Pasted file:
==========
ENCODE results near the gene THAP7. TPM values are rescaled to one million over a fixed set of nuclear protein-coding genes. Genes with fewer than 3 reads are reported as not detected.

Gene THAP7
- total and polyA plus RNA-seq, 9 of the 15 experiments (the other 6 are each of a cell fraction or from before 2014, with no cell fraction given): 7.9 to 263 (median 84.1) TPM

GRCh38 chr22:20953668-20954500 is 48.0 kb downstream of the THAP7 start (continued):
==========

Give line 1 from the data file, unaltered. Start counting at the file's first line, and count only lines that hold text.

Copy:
ENCODE results near the gene THAP7. TPM values are rescaled to one million over a fixed set of nuclear protein-coding genes. Genes with fewer than 3 reads are reported as not detected.